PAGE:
Powers of 1, 2, and 3 in math: 1 to 1st power=1; 2 to 2nd power=4 (2x2); 3 to 3rd power=27 (3x3x3). 1x4x27=108

Harshad number: 108 is a Harshad number, which is an integer divisible by the sum of its digits (Harshad is from Sanskrit, and means "great joy")

Desires: There are said to be 108 earthly desires in mortals.

Lies: There are said to be 108 lies that humans tell.

Delusions: There are said to be 108 human delusions or forms of ignorance.

Heart Chakra: The chakras are the intersections of energy lines, and there are said to be a total of 108 energy lines converging to form the heart chakra. One of them, sushumna leads to the crown chakra, and is said to be the path to Self-realization.

Sanskrit alphabet: There are 54 letters in the Sanskrit alphabet. Each has masculine and feminine, shiva and shakti. 54 times 2 is 108.

Pranayama: If one is able to be so calm in meditation as to have only 108 breaths in a day, enlightenment will come.

Upanishads: Some say there are 108 Upanishads, texts of the wisdom of the ancient sages.

Sri Yantra: On the Sri Yantra there are marmas where three lines intersect, and there are 54 such intersections. Each intersections has masculine and feminine, shiva and shakti qualities. 54 times 2 equals 108. Thus, there are 108 points that define the Sri Yantra as well as the human body.

Pentagon: The angle formed by two adjacent lines in a pentagon equals 108 degrees.

Marmas: Marmas or marmasthanas are like energy intersections called chakras, except have fewer energy lines converging to form them. There are said to be 108 marmas in the subtle body.

Time: Some say there are 108 feelings, with 36 related to the past, 36 related to the present, and 36 related to the future.

8 extra beads: In doing a practice of counting the number of repetitions of the mala, 100 are counted as completed. The remaining are said to cover errors or omissions. The 8 are also said to be an offering to God and Guru.

Chemistry: Interestingly, there are about 115 elements known on the periodic table of the elements. Most of those, around or higher than the number 100 only exist in the laboratory, and some for only thousandths of a second. The number that naturally exist on Earth is around 100.

Astrology: There are 12 constellations, and 9 arc segments called namshas or chandrakalas. 9 times 12 equals 108. Chandra is moon, and kalas are the divisions within a whole.

River Ganga: The sacred River Ganga spans a longitude of 12 degrees (79 to 91), and a latitude of 9 degrees (22 to 31). 12 times 9 equals 108.

Planets and Houses: In astrology, there are 12 houses and 9 planets. 12 times 9 equals 108.

Goddess names: There are said to be 108 Indian goddess names.

Gopis of Krishna: In the Krishna tradition, there were said to be 108 gopis or maid servants of Krishna.

1, 0, and 8: Some say that 1 stands for God or higher Truth, 0 stands for emptiness or completeness in spiritual practice, and 8 stands for infinity or eternity.

Sun and Earth: The diameter of the Sun is 108 times the diameter of the Earth. The distance from the Sun to the Earth is 108 times the diameter of the Sun.

Moon and Earth: The average distance of the Moon from the Earth is 108 times the diameter of the Moon.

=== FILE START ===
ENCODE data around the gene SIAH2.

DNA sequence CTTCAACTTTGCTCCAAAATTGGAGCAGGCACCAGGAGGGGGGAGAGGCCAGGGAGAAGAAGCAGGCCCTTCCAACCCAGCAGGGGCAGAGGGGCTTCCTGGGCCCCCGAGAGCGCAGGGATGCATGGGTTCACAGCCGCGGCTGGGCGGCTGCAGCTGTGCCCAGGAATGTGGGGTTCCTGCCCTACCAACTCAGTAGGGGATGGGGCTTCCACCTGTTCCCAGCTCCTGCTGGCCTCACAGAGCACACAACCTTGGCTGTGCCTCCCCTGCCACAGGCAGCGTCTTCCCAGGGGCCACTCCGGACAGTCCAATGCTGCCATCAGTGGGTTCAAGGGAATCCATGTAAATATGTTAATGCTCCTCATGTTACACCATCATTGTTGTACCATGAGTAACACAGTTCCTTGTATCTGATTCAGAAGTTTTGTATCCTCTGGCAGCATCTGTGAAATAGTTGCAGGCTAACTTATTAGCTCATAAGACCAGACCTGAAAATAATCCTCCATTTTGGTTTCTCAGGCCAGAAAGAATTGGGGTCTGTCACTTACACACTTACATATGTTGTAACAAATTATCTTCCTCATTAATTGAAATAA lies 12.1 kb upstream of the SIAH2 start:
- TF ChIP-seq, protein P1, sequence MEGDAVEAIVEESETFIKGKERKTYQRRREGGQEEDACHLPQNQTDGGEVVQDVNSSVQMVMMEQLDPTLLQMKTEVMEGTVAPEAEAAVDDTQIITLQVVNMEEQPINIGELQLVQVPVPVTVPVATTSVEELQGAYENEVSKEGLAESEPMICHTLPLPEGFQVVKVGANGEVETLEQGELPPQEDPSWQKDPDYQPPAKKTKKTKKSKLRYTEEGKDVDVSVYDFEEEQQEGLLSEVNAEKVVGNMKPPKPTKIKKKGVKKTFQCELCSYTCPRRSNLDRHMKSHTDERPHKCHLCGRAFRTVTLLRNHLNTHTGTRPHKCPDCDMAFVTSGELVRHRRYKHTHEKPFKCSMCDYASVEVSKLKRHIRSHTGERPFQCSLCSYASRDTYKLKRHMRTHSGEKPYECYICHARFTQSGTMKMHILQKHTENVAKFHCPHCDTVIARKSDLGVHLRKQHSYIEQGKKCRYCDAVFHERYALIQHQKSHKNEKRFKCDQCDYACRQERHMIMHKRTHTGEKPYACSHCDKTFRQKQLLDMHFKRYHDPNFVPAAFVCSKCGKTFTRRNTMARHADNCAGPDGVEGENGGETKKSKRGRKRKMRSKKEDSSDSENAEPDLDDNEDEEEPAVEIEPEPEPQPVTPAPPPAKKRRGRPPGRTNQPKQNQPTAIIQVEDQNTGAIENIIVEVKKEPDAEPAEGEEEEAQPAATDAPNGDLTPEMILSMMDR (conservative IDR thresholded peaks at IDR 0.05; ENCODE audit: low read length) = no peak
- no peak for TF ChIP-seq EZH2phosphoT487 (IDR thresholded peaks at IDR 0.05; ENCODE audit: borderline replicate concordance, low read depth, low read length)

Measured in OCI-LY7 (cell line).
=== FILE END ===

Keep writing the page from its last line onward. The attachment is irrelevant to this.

Silver and the moon: In astrology, the metal silver is said to represent the moon. The atomic weight of silver is 108.

Numerical scale: The 1 of 108, and the 8 of 108, when added together equals 9, which is the number of the numerical scale, i.e. 1, 2, 3 ... 10, etc., where 0 is not a number.

Meditations: Some say there are 108 styles of meditation.

Breath: Tantra estimates the average number of breaths per day at 21,600, of which 10,800 are solar energy, and 10,800 are lunar energy. Multiplying 108 by 100 is 10,800. Multiplying 2 x 10,800 equals 21,600.

Paths to God: Some suggest that there are 108 paths to God.

Smaller divisions: The number 108 is divided, such as in half, third, quarter, or twelfth, so that some malas have 54, 36, 27, or 9 beads.

Hinduism: 108 is said to refer to the number of Hindu deities. Some say that each of the deities has 108 names.

Islam: The number 108 is used in Islam to refer to God.

Jain: In the Jain religion, 108 are the combined virtues of five categories of holy ones, including 12, 8, 36, 25, and 27 virtues respectively.

Sikh: The Sikh tradition has a mala of 108 knots tied in a string of wool, rather than beads.

Buddhism: Some Buddhists carve 108 small Buddhas on a walnut for good luck. Some ring a bell 108 times to celebrate a new year. There are said to be 108 virtues to cultivate and 108 defilements to avoid.

Chinese: The Chinese Buddhists and Taoists use a 108 bead mala, which is called su-chu, and has three dividing beads, so the mala is divided into three parts of 36 each. Chinese astrology says that there are 108 sacred stars.

Stages of the soul: Said that Atman, the human soul or center goes through 108 stages on the journey.

Meru: This is a larger bead, not part of the 108. It is not tied in the sequence of the other beads. It is the quiding bead, the one that marks the beginning and end of the mala.

Dance: There are 108 forms of dance in the Indian traditions.

Praiseworthy souls: There are 108 qualities of praiseworthy souls.

First man in space: The first manned space flight lasted 108 minutes, and was on April 12, 1961 by Yuri Gagarin, a Soviet cosmonaut.